Tourism Board mindful of public funding
I refer to the letter by Robert Maes ('Olympic sign a waste of money', April 19).
The construction of the Olympic rings at Hong Kong Museum of Art is one of the initiatives implemented by the Hong Kong Tourism Board locally to support the SAR government's effort to create a citywide Olympic ambience. In tandem with the local initiatives there have been overseas marketing activities, which have been staged in various source markets since late last year.
Measuring 15 metres in height and 35 metres in width, the Olympic ring structure will become a landmark at the harbourfront and complement the city's skyline when lit at night. We hope it will not only attract the global media, but also leave a lasting impression of the city among visitors.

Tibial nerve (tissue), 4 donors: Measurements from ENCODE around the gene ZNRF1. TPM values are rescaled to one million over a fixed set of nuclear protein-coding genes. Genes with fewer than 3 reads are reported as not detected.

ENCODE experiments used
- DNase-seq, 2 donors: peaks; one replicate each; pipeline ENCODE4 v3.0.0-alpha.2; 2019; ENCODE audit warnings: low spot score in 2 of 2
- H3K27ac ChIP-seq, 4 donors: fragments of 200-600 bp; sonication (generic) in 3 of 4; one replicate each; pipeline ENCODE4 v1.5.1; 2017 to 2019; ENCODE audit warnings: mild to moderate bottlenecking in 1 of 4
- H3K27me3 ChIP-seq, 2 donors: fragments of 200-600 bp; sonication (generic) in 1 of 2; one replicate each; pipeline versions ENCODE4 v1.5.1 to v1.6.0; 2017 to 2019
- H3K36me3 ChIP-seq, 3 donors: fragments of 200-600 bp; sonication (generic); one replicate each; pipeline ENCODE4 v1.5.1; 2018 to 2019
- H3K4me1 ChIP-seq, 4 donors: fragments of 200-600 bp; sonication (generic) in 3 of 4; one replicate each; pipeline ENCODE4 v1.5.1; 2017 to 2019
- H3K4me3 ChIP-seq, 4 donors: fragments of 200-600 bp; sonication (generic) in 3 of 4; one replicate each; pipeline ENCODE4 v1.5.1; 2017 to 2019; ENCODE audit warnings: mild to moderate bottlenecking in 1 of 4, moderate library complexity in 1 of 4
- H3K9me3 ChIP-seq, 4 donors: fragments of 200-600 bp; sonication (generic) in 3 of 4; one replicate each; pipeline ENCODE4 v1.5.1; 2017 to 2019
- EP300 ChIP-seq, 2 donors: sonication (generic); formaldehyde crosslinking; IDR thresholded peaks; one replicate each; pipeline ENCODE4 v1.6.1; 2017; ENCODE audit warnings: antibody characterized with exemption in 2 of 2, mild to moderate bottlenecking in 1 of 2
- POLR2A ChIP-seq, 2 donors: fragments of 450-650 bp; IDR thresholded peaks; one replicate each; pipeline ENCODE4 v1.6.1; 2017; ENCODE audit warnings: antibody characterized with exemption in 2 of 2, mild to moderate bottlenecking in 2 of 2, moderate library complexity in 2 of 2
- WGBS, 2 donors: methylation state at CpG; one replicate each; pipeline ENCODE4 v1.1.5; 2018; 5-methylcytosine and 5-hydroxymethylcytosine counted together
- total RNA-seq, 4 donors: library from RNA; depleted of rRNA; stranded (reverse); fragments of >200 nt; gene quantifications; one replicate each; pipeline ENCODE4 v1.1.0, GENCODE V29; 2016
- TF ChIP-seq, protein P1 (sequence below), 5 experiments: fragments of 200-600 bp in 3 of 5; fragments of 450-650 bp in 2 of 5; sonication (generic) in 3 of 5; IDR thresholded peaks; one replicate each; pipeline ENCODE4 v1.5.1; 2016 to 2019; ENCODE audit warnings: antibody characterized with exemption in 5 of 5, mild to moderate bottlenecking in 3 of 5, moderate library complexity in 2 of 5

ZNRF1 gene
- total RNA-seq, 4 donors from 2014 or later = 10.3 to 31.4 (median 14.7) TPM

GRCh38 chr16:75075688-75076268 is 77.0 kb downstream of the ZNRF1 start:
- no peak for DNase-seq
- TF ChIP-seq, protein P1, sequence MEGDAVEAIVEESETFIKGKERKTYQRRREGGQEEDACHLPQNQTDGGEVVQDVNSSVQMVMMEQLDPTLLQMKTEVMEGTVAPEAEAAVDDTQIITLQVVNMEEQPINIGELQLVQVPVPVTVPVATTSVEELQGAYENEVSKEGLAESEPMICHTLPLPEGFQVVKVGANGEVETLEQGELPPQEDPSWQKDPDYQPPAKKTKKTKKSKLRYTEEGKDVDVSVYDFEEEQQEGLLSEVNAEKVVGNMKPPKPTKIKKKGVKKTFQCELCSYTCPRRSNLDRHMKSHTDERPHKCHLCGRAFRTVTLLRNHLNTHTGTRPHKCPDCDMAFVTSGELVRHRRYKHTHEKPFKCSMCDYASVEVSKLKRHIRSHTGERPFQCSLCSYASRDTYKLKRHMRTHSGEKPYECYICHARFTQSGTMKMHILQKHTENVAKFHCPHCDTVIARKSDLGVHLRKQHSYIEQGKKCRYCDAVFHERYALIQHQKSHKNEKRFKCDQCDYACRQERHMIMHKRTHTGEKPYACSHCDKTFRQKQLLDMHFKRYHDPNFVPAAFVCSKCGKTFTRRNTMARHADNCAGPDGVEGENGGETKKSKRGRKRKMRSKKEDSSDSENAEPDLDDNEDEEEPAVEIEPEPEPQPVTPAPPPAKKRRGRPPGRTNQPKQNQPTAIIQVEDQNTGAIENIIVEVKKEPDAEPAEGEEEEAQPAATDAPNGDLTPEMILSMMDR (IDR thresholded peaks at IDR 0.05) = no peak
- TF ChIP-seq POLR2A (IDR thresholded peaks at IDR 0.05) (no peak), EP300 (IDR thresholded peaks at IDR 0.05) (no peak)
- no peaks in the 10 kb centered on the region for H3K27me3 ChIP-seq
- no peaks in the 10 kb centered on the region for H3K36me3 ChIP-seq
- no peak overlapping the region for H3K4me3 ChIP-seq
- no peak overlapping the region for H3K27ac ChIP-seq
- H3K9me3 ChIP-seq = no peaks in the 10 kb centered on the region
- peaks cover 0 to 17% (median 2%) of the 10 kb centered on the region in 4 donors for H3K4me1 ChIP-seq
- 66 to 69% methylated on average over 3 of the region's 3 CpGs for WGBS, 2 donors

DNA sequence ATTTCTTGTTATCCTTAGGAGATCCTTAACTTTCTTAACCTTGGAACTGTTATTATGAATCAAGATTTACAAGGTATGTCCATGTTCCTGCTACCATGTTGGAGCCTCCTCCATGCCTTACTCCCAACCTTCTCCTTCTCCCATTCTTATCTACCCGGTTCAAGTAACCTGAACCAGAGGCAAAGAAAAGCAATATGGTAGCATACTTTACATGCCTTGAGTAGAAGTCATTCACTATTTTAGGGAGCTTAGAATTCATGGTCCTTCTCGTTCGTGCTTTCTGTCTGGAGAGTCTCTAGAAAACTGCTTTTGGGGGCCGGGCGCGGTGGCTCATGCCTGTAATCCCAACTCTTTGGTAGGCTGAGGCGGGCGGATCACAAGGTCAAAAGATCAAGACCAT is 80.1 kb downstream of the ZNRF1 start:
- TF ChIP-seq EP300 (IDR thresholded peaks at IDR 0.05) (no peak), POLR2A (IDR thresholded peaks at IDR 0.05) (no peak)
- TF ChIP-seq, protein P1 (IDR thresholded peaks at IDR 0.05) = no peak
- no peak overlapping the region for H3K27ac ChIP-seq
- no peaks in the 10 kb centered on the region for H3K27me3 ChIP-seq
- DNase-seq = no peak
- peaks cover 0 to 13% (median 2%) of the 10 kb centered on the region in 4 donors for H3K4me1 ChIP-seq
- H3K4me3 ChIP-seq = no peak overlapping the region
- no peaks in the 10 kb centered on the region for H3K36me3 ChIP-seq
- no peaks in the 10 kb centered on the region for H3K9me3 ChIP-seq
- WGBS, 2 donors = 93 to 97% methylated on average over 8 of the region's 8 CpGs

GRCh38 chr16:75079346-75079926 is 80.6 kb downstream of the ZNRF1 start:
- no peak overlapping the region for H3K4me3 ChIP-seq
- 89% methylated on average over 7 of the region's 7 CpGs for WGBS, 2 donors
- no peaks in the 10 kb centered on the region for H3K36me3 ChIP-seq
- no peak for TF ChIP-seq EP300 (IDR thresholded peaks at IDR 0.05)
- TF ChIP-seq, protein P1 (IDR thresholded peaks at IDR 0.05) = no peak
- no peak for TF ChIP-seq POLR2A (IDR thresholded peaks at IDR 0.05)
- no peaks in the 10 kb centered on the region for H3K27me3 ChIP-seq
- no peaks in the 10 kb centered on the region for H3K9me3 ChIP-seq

Along with other initiatives, our goal is to maximise global exposure and publicity for Hong Kong as an Olympic co-host city, further elevating the city's image.
To achieve this, the Tourism Board will arrange coverage by local and international media, including Olympic official broadcasters, upon the completion of the rings. We will also build publicity through events and video releases, showcasing to overseas TV audiences the citywide ambience that befits an Olympic city.